Rugby needs to implement a decision review system sooner rather than later, writes JON CARDINELLI.
The decision review system (DRS) has changed cricket for the better since its introduction to the international game in 2008. Indeed, where would the sport be if players didn’t have the opportunity to challenge an umpire’s call? How many innings, games and championships may have taken a different course without that system in place?
There’s been a lot of talk about introducing a similar system to rugby. We’ve seen the white-card project trialled in South Africa before. Earlier this week, former Test referee Jonathan Kaplan called for the introduction of a ‘captain’s challenge’ that would give teams two opportunities in a game – one per half – to appeal poor decisions.
It does get one thinking about a few close contests that may have ended differently had this system been in place. If the All Blacks had this option in the 2007 World Cup quarter-final, they may have asked for a review of the forward pass that led to a decisive try for France. If the Sharks had the power, they would have called on the TMO to review the turnover that allowed the Vodacom Bulls to score the winning try in the 2007 Super 14 final.
Les Bleus weren’t happy after the 2011 World Cup final in New Zealand. What if they had the option to review a particular decision during the dying stages when they were camped in the All Blacks’ 22? What if the TMO found that the All Blacks had impeded at the breakdown – as many believe they had – and given France the opportunity to kick for goal and win the tournament?
Ireland produced an incredible defensive effort to repel Scotland in the dying stages of the recent game in Dublin. It could, however, be argued that they were off their feet more than once during that period of play. What if Scotland asked the TMO to review that? The game may have ended differently and they may have ended the round in the top half of the Six Nations standings.
There are plenty more examples across competitions like Super Rugby. Games are being shaped by dubious referee decisions. Some are getting it wrong over the course of the contest, while some are getting it wrong in that crucial period right before full time and the result is swinging on one poor call.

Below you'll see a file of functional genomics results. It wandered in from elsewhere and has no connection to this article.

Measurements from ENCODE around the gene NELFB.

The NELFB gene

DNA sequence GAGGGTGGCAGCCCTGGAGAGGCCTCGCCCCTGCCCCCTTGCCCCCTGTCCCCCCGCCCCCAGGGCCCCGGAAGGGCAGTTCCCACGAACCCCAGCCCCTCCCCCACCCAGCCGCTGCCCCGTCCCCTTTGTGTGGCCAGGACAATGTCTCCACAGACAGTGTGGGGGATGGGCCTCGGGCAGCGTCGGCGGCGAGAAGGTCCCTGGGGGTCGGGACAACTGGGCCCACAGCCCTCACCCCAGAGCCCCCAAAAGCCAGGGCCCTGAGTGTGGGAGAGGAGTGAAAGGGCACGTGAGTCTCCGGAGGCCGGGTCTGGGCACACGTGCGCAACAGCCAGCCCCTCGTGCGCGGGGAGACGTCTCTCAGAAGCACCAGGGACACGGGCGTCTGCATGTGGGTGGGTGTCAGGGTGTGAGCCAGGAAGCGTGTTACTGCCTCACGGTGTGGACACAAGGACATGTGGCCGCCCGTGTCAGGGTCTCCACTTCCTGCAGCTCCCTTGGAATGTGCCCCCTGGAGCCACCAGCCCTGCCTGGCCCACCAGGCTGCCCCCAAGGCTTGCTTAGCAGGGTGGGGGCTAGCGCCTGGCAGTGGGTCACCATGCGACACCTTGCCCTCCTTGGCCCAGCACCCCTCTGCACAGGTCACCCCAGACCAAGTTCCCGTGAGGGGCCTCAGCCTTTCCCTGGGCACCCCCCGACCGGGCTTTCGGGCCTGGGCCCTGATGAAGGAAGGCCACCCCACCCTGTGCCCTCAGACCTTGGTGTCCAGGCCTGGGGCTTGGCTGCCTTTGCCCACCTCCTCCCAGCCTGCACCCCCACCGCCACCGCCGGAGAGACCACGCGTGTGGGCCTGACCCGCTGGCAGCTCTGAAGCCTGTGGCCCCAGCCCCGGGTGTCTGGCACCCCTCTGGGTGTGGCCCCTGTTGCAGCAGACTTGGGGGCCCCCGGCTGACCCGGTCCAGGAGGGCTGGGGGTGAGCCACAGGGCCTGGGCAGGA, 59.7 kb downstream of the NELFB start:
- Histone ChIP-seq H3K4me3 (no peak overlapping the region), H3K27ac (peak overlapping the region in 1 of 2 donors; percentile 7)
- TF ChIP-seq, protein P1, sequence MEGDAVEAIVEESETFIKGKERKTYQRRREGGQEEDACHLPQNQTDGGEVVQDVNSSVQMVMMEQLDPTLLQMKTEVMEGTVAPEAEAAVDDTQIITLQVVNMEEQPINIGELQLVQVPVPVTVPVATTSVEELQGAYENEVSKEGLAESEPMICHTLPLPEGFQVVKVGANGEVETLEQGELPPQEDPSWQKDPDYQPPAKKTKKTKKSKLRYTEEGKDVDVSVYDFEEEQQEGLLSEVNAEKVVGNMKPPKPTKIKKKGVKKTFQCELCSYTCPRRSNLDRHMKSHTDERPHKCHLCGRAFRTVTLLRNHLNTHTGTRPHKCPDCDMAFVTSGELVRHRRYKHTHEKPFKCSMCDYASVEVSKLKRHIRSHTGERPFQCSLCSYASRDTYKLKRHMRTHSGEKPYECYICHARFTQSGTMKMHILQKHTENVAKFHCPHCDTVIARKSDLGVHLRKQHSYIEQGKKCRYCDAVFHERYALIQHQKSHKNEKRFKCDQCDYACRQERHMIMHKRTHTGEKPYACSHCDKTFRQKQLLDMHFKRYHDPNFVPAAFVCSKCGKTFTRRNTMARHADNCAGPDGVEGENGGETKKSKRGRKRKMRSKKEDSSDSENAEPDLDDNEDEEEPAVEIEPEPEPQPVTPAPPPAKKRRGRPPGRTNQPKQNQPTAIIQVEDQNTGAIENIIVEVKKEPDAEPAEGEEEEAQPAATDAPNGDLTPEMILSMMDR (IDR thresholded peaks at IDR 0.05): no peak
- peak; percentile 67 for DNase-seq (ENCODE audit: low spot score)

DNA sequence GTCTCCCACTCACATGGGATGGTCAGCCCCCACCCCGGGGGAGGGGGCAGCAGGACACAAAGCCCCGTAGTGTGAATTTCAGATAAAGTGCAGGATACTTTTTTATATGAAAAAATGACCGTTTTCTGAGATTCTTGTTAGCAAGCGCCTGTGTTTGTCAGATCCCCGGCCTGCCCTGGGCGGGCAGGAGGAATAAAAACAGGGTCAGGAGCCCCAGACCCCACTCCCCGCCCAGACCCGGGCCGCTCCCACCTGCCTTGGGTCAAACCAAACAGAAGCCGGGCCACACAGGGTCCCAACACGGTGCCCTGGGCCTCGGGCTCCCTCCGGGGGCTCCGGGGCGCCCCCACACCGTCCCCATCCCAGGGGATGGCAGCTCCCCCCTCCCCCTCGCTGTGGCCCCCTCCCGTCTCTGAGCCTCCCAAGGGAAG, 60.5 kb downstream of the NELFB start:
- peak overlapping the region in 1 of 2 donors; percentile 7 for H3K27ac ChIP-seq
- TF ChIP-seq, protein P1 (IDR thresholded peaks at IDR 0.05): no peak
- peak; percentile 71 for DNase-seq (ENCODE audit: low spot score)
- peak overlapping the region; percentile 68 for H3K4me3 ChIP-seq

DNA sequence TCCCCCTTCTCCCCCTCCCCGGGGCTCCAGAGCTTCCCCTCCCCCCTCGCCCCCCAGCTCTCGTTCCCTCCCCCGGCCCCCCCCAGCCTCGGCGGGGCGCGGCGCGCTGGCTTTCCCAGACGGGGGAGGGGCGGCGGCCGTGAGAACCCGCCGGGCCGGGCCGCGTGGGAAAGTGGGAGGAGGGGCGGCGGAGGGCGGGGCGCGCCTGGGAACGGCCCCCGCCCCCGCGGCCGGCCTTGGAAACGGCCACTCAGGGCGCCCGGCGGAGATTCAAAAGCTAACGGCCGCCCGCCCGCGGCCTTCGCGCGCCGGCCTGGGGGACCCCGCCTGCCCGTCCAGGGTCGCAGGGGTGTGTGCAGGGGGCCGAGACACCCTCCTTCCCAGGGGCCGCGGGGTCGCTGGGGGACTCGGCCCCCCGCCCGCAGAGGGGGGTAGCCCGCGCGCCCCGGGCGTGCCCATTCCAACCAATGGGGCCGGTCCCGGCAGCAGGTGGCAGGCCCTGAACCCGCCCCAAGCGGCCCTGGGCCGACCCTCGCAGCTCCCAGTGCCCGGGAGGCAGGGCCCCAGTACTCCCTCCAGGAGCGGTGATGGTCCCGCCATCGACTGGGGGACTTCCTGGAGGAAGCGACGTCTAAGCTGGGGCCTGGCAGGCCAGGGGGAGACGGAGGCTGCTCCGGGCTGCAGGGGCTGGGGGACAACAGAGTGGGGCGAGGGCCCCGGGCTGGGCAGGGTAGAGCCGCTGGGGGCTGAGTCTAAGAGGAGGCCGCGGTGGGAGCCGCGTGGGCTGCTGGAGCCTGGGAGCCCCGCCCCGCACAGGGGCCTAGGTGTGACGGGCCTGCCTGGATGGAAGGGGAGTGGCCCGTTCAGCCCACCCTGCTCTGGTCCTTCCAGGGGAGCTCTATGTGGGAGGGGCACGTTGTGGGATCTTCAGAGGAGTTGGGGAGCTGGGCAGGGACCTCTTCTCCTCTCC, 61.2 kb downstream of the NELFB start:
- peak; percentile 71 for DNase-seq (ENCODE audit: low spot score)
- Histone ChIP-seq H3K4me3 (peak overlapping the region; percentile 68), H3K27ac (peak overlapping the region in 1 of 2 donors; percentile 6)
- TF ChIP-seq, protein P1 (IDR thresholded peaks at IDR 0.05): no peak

Kaplan was at the coalface of international rugby for 70 Tests. He understands the pressures associated with the job and is well placed to comment on the current men in the middle. As he mentions in his column in the Telegraph, a captain’s challenge would ensure that the right decision is made. It would also reveal which referees are getting the big calls right.
Would this system be abused? Cricket captains call for a review when they are confident about their challenge. Occasionally, they call for a review when they are desperate.
Rugby captains may follow suit, but they won’t have an unlimited number of reviews at their disposal. As is the case with cricket, the referee’s decision would have to be clearly and obviously wrong to be overturned.
It would be interesting to see if all of the referee’s decisions would be fair game. Officials are currently encouraged to blow the breakdown as they see fit, with none looking to sanction every single offence in that area. Rugby wants to sell itself as a dynamic sport but this policy of picking and choosing which laws to enforce at the breakdown does nothing for the integrity of the game.
If a penalty is awarded, for example, to an attacking team at a ruck on the tryline, would the defending team have the opportunity to query it?
So often we hear coaches and players talking about a particular breakdown penalty that could have gone either way – the penalty won by Duane Vermeulen in the Springboks’ narrow win against the All Blacks in 2014 comes to mind. I suppose the TMO may, in that instant, be reluctant to disagree with the on-field referee as it may not fall into the ‘clear and obvious’ category.
We’ve seen how the DRS has its limitations in cricket, and I’m sure that rugby would also have to accept a few imperfections. That said, rugby desperately needs a system like this to ensure that the big mistakes are challenged and overturned.
It does nobody any good when a referee apologises a week after making an error in a big Test. Players must have the option to challenge that call on the day, and ensure that their own strengths or weaknesses – rather than a particular official’s – decide the outcome of a contest.
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